The sequence is so riveting that many viewers might not notice that Tarantino abandons the "aged" approach (meaning the scratches, bad sound and missing footage) during such moments in favor of some rather pristine looking material. While there is a funny moment earlier in "Death Proof" where an anticipated lap dance is never seen due to a missing reel, the filmmaker seems intent on not only paying homage to the subject matter, but also putting his own modernist spin on it.

That said, the overall experience is far too long at more than 190 minutes for both films, the trailers and all of the rest. And while some of Tarantino's trademark, crackerjack dialogue is present, it's not as delicious as in most of his previous offerings.

Although any cutting would somewhat ruin the double-feature approach and related retro vibe the filmmakers are trying to pull off, one can't help but feel that a fairly substantial amount of filler is present to pad out the two films to get each to feature length. The result is that the trailers preceding and bridging the two films are sometimes more entertaining than the main pics mainly because they get the point across with the least amount of effort and time.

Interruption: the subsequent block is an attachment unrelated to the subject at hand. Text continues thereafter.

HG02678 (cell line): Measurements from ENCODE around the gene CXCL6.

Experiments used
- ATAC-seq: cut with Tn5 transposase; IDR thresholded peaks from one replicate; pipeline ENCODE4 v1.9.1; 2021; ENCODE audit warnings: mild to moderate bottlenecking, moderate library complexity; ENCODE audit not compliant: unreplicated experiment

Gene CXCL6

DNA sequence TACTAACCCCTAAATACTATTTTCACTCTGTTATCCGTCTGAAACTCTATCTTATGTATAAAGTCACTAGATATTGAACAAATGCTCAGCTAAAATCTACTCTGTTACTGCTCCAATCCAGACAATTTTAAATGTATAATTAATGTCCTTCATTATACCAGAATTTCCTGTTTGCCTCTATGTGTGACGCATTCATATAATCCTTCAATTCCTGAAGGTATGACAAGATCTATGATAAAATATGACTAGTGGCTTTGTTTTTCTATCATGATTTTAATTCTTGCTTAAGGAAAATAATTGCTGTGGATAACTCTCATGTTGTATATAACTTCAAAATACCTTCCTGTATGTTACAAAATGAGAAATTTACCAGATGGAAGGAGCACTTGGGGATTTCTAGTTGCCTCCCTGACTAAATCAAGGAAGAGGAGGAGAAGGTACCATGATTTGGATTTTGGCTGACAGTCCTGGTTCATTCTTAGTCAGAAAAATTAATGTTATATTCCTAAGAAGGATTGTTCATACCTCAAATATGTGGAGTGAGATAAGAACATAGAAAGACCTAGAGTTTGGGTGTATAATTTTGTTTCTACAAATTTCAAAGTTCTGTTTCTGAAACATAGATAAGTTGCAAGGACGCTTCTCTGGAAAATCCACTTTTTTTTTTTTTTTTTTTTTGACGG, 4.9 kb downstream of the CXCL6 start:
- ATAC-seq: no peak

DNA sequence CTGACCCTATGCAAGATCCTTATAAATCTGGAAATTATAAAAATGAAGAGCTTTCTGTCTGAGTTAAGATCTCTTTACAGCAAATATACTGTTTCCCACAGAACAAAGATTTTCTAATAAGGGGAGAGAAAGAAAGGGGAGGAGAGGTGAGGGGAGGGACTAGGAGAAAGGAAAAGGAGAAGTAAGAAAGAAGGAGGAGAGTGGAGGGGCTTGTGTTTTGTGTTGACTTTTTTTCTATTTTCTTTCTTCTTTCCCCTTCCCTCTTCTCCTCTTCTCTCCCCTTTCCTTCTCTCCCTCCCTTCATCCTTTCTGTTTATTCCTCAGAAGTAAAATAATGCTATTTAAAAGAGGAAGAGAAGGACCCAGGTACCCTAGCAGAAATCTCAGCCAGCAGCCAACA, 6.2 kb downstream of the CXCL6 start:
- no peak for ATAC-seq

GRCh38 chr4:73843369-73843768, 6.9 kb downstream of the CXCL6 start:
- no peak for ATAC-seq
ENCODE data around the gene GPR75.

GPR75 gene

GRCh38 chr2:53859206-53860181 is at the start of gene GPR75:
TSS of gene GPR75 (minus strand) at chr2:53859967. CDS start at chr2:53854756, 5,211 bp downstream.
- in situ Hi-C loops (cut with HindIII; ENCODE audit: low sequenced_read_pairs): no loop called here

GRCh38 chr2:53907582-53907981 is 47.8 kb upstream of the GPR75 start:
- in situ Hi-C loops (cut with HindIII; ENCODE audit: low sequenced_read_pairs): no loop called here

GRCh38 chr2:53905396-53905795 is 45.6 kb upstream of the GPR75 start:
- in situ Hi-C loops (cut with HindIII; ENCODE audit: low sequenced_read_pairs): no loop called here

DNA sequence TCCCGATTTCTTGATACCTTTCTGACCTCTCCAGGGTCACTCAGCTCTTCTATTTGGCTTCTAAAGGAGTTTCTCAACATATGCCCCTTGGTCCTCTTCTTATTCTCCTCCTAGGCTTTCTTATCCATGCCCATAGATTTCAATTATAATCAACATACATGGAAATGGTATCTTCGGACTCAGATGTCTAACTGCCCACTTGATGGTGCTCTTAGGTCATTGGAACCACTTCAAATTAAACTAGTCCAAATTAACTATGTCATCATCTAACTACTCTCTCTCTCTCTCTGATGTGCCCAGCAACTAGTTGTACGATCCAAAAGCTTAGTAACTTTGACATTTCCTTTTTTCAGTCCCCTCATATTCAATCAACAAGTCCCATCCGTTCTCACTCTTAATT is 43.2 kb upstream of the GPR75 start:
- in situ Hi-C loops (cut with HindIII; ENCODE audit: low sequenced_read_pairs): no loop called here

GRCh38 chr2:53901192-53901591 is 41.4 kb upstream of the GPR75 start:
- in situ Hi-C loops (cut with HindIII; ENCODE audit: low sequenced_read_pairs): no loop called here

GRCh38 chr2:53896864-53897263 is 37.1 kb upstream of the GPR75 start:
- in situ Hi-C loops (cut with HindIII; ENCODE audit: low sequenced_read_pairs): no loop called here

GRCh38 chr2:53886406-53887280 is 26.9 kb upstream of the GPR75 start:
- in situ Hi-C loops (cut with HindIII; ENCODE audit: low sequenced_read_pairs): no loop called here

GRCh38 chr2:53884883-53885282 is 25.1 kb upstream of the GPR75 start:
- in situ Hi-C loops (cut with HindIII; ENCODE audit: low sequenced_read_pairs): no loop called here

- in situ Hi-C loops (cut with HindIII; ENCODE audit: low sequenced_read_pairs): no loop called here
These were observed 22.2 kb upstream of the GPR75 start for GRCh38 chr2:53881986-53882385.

Part gimmicky self-indulgence, part fun and sometimes funny homage to exploitation films and a filmgoing experience from a bygone era, "Grindhouse" has its moments (mainly the car chase sequence in the second half of the second film), but separately or collectively doesn't come off as either director's best work. It rates as a 5.5 out of 10.

Reviewed April 3, 2007 / Posted April 6, 2007